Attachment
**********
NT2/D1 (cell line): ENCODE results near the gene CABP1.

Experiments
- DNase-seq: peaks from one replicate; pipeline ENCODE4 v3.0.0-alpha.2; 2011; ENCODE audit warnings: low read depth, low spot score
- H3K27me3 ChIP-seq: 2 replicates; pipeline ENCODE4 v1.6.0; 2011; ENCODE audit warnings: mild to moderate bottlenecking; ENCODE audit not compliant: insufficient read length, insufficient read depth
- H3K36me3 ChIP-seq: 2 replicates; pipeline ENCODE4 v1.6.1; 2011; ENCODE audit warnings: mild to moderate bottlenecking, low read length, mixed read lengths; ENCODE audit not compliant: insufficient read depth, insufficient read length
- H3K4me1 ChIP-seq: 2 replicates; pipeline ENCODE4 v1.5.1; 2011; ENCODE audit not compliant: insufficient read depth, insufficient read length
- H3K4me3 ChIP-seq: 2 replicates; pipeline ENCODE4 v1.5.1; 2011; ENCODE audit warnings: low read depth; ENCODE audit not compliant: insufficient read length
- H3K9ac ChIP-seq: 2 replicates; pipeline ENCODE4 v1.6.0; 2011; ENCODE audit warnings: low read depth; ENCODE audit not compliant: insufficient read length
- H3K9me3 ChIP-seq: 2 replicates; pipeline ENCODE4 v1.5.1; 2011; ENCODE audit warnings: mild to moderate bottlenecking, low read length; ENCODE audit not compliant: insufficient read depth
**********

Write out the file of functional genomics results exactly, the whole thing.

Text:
NT2/D1 (cell line): ENCODE results near the gene CABP1.

Experiments
- DNase-seq: peaks from one replicate; pipeline ENCODE4 v3.0.0-alpha.2; 2011; ENCODE audit warnings: low read depth, low spot score
- H3K27me3 ChIP-seq: 2 replicates; pipeline ENCODE4 v1.6.0; 2011; ENCODE audit warnings: mild to moderate bottlenecking; ENCODE audit not compliant: insufficient read length, insufficient read depth
- H3K36me3 ChIP-seq: 2 replicates; pipeline ENCODE4 v1.6.1; 2011; ENCODE audit warnings: mild to moderate bottlenecking, low read length, mixed read lengths; ENCODE audit not compliant: insufficient read depth, insufficient read length
- H3K4me1 ChIP-seq: 2 replicates; pipeline ENCODE4 v1.5.1; 2011; ENCODE audit not compliant: insufficient read depth, insufficient read length
- H3K4me3 ChIP-seq: 2 replicates; pipeline ENCODE4 v1.5.1; 2011; ENCODE audit warnings: low read depth; ENCODE audit not compliant: insufficient read length
- H3K9ac ChIP-seq: 2 replicates; pipeline ENCODE4 v1.6.0; 2011; ENCODE audit warnings: low read depth; ENCODE audit not compliant: insufficient read length
- H3K9me3 ChIP-seq: 2 replicates; pipeline ENCODE4 v1.5.1; 2011; ENCODE audit warnings: mild to moderate bottlenecking, low read length; ENCODE audit not compliant: insufficient read depth